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Social Media Policies Under Scrutiny by the Government

On Behalf of | Aug 7, 2012 | Business Litigation

Social media is everywhere.  Most people are interacting through social media outlets such as Facebook, Twitter and LinkedIn.  The ability to interact with friends, family and colleagues in real-time is unprecedented in modern day society.  However, given the transparent nature of social media outlets, privacy issues can be problematic, especially in the employment context.

Recently, the National Labor Relations Board (“NLRB”) has taken an aggressive stance on analyzing employee social media policies and has issued multiple reports over the last year guiding employers in drafting them.  The NLRB’s main focus is whether the policies hinder or violate an employee’s right to engage in protected concerted activity, such as discussing the terms and conditions of employment. Given the uptick in social media, most policies receive scrutiny when an employee is terminated based on discussions or comments posted on a social media site.

Important take-aways regarding recent NLRB opinions:

  • Employers are allowed to prohibit employees from sharing confidential and/or proprietary information online.  It is Best Practice to give examples of what is considered confidential and/or proprietary information.
  • Employers are allowed to prohibit employees from posting vulgar or obscene language, as well as intimidating or harassing material.
  • A simple disclaimer such as “nothing herein prohibits protected conduct under Section 7 of the NLRB” will not, by itself, save an overly broad social media policy. However, it is Best Practice to include it, thus ensuring that the remaining social media policy is not overly broad.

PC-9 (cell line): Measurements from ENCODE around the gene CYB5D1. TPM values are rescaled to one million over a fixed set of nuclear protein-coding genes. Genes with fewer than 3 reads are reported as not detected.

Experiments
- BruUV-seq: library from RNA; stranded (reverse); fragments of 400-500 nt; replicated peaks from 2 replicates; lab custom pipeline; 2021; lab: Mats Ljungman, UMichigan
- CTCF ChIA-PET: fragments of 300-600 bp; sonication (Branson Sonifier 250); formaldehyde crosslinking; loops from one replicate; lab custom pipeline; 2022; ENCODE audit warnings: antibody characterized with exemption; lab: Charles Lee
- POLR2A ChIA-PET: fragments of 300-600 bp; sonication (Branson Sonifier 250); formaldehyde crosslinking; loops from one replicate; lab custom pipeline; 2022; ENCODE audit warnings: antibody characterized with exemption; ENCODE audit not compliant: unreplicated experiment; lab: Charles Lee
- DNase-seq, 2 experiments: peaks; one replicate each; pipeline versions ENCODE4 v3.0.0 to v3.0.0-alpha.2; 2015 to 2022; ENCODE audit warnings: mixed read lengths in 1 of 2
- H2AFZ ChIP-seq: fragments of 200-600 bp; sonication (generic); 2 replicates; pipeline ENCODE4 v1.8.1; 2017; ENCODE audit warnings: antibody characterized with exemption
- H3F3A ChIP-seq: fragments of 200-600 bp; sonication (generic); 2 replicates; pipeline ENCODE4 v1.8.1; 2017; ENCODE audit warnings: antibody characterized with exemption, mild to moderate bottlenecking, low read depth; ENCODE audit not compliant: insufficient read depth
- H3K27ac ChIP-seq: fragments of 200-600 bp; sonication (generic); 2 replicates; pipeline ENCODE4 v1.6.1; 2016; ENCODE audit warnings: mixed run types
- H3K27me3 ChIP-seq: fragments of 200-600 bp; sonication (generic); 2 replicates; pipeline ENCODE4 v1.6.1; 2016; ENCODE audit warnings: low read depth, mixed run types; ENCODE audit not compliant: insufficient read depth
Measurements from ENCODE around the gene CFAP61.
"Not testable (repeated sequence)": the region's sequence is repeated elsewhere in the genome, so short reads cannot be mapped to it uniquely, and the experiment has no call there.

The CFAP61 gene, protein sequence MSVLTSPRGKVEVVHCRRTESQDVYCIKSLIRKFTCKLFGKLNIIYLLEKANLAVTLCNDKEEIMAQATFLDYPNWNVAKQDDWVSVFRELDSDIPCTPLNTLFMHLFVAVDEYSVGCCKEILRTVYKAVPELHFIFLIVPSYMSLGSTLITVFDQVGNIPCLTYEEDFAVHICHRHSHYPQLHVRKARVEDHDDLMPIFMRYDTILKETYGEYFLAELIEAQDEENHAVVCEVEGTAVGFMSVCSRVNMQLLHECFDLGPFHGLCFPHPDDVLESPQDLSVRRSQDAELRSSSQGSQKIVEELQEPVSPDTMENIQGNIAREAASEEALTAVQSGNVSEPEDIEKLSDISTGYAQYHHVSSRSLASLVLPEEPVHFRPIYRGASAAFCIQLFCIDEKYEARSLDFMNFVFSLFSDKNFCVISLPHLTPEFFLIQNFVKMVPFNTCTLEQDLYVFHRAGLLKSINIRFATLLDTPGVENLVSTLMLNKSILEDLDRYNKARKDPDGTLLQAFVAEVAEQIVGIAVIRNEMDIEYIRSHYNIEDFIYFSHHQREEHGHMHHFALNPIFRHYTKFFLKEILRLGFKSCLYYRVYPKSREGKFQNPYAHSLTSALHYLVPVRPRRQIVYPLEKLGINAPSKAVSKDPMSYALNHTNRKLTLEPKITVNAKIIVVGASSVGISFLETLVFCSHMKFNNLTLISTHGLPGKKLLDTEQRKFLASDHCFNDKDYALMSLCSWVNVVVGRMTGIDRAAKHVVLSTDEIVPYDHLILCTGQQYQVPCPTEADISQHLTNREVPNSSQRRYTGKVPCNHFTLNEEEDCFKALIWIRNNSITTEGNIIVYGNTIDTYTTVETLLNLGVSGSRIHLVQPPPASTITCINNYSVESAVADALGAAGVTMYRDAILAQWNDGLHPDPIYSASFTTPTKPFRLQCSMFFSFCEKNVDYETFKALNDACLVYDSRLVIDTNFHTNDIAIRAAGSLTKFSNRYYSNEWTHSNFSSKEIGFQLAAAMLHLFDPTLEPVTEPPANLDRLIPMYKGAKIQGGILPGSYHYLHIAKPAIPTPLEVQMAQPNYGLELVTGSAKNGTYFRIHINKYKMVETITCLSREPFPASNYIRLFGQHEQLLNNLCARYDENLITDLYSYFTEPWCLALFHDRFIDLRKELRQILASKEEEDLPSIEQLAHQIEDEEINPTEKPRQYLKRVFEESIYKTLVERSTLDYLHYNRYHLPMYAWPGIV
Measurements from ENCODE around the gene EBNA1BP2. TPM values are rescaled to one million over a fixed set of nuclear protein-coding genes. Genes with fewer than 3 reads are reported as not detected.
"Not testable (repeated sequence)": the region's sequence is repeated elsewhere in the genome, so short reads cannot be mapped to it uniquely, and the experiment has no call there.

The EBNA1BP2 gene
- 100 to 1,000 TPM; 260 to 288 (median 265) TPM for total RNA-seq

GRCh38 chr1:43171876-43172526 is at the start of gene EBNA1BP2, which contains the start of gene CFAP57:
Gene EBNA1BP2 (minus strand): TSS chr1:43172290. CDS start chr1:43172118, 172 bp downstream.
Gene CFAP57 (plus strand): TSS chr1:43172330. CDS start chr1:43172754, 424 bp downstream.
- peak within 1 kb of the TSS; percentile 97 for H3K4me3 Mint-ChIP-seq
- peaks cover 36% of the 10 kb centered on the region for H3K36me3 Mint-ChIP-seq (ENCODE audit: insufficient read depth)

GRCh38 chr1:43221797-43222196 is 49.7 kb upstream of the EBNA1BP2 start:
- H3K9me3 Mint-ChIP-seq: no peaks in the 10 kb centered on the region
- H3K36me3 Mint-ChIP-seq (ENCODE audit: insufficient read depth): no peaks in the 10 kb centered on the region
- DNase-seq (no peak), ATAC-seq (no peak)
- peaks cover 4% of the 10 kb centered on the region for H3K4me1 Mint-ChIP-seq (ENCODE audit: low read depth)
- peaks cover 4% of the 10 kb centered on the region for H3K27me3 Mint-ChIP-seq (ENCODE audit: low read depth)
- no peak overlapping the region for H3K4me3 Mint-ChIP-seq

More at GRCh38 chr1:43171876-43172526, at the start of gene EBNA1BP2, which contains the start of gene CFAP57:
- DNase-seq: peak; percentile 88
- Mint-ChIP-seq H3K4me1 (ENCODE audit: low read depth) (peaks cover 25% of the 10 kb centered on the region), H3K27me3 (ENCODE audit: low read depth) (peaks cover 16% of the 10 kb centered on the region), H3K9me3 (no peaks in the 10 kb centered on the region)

• Policies cautioning employees about posting inaccurate, misleading or internal company information have been determined to be overly broad.
  • Policies stating that employees are prohibited from disparaging or defaming the company through social media have consistently been struck down, thus employers should avoid such language.

There is a clear trend from the NLRB to strike down social media policies that are overly broad or determined to be restrictive.  As an ever-evolving area of the law, social media policies that may have been acceptable a few years ago may no longer be considered lawful. Employers should be mindful of this and understand that drafting employee handbooks and policies is not a one-time event, but rather a continuing and evolving process.

Nick Johnson, is an Associate Attorney for Washington, DC business law firm, Berenzweig Leonard, LLP. Email Nick Johnson

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